Compound interest

Start saving now to turn that compound interest into a comfortable retirement

QMy mother tells me that I need to save money every month for my future. As a single mother, she has done very well financially, but admits that if she could start all over again, she would have started saving much earlier and saving much more. I have decades ahead of me before I even think about retirement, but she says I need all that time for my money to grow. What is all this talk about capitalization?

AYour mom is right! (Again, don’t moms always get it right?) When you start setting aside funds for your retirement, one of the best financial strategies you can have in your corner is the power of compounding.

Compounding means earning an additional return on your initial investment returns. In other words, not only does the money you invest make money, but those returns also make extra money.

Professor, physicist, mathematician and Nobel laureate Albert Einstein said, “Compound interest is the eighth wonder of the world. Whoever understands it, wins it. Whoever doesn’t, pays.

An ancient Hindu legend about the origins of chess can help us understand what Einstein meant about composition.

A wise man invented a new game for the Maharajah, the emperor who ruled the Indus Valley in northern India in the 6th century. This strategy game, called chaturanga, was played on a 64-square board, similar to modern chess.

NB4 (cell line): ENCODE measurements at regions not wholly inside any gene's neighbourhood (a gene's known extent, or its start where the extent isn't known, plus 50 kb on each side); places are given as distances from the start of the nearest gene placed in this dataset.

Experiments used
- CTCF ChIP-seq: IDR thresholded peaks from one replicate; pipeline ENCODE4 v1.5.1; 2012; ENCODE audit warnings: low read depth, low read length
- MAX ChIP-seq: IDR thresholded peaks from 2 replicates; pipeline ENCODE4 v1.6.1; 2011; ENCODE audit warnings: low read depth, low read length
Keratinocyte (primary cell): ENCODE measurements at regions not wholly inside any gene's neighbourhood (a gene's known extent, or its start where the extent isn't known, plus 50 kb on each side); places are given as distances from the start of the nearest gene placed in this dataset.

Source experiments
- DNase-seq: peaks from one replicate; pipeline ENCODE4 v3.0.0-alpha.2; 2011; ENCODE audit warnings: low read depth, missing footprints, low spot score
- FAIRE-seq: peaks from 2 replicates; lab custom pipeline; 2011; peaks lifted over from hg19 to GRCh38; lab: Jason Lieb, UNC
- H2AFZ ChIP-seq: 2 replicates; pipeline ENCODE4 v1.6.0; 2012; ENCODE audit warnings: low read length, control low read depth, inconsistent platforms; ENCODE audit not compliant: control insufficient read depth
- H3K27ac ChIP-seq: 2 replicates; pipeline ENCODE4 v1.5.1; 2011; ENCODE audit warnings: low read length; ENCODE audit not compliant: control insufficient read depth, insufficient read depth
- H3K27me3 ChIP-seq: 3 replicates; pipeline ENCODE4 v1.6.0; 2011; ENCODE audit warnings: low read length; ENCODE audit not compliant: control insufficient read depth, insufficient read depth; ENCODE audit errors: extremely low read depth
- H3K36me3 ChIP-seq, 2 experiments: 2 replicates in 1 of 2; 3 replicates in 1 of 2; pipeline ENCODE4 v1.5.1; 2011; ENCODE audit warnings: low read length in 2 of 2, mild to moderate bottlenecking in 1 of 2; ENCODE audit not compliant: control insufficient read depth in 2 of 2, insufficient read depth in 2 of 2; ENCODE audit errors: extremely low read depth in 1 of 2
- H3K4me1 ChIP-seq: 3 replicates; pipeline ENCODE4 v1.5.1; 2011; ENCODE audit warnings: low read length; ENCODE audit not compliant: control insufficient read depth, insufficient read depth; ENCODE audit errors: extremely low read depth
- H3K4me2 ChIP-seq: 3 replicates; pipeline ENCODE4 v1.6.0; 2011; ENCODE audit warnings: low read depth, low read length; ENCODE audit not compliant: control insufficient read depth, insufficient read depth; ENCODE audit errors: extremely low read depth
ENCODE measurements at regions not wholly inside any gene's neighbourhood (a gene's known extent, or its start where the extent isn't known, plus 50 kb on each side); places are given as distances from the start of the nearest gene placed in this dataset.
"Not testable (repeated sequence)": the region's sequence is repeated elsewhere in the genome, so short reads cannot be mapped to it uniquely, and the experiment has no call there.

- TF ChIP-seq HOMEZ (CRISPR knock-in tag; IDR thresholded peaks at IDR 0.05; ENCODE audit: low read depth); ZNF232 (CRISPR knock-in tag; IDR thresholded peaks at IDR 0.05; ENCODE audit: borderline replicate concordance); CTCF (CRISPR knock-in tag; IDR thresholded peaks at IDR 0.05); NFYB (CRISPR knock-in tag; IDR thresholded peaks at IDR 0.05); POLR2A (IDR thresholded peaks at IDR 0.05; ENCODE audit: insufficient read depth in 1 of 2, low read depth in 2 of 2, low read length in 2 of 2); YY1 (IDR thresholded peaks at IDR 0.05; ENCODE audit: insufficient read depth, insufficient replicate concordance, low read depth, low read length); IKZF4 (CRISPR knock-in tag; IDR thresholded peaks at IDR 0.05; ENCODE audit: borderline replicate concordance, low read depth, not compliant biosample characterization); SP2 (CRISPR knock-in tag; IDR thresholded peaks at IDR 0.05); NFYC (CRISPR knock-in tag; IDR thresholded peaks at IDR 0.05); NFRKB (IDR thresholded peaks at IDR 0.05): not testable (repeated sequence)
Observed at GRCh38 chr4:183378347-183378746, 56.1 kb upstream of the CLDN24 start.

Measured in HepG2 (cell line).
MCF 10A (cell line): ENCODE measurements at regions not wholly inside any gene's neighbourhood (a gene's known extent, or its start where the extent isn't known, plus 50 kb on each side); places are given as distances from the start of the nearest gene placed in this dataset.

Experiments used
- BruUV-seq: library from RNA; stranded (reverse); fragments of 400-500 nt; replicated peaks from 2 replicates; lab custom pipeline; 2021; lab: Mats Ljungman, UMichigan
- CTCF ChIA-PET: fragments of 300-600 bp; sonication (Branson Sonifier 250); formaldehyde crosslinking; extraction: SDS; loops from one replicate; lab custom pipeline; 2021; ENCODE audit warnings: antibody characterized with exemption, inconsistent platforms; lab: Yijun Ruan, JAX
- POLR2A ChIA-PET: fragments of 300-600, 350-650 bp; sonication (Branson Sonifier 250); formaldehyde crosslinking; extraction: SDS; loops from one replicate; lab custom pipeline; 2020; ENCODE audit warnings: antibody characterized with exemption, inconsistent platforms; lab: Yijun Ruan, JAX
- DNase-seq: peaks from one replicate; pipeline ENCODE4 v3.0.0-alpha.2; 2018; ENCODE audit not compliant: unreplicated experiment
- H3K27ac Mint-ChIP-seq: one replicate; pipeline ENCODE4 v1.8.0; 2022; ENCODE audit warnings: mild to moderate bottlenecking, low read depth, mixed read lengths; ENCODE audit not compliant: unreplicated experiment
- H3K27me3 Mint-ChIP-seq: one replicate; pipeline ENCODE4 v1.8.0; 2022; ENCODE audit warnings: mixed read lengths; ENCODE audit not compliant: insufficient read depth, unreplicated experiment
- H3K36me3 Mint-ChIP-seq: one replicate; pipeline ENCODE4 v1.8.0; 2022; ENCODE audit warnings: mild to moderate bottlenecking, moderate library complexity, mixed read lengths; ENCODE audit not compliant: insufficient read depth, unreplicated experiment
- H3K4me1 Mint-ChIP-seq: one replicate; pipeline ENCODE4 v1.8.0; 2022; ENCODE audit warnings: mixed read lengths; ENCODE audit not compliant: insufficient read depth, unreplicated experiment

Delighted with this new invention for his entertainment, the maharaja granted the sage one wish. And because he was such a wise man, he asked for a single grain of wheat on the first square, two grains of wheat on the second square, four on the third, eight on the fourth, and so on through the tray, doubling the grains. wheat on each successive square.

If you do the math, you will come to understand exactly what the Maharaja realized: that he owed the sage more grains of wheat than existed in the whole world! This problem was easily resolved as the Maharaja immediately ordered the execution of the sage. (I guess the sage was a bit too wise!)

Certainly, the sage was earning a hundred percent rate of return on each sequential square – far greater than any investment would normally yield; however, the principle of composition remains the same, regardless of the numbers. Earning extra yield on your initial investment returns can really add up in the long run.

Let’s explore an example of an investment held in your RRSP (registered retirement savings plan) or your TFSA (tax-free savings account). This allows us to eliminate any tax consequences, as investments grow on a tax-free basis in both types of accounts.

Assume your investment earns a 5% rate of return and you contribute $10,000 to the account each year for the next 25 years. If you retire at this time, your investment will be worth $500,000. Your compounding money on itself really has an impact over time. If you had 35 years of savings and compounding ahead of you — instead of just 25 — the investment would be worth $946,000. What a difference a longer delay makes!

And if you could obtain a compound capital of 8% over 35 years, instead of only 5%, your investment would be worth the tidy sum of $1,850,000! The composition is truly a wonder of the world! (And your mother, like Albert Einstein, knew compounding returns can do wonders for your retirement planning.)

The two most important factors in the composition of investments are the length of your time horizon and your rate of return. Using both to your advantage is achievable – without the risk of execution by a Maharajah!

Thie Convery, RFP, CFP, CIM, FMA, FCSI, is a heritage advisor in Dundas, likes to play chess and always listens to her mother. His column appears every two weeks in The Hamilton Spectator. Thie invites your questions to [email protected] or by visiting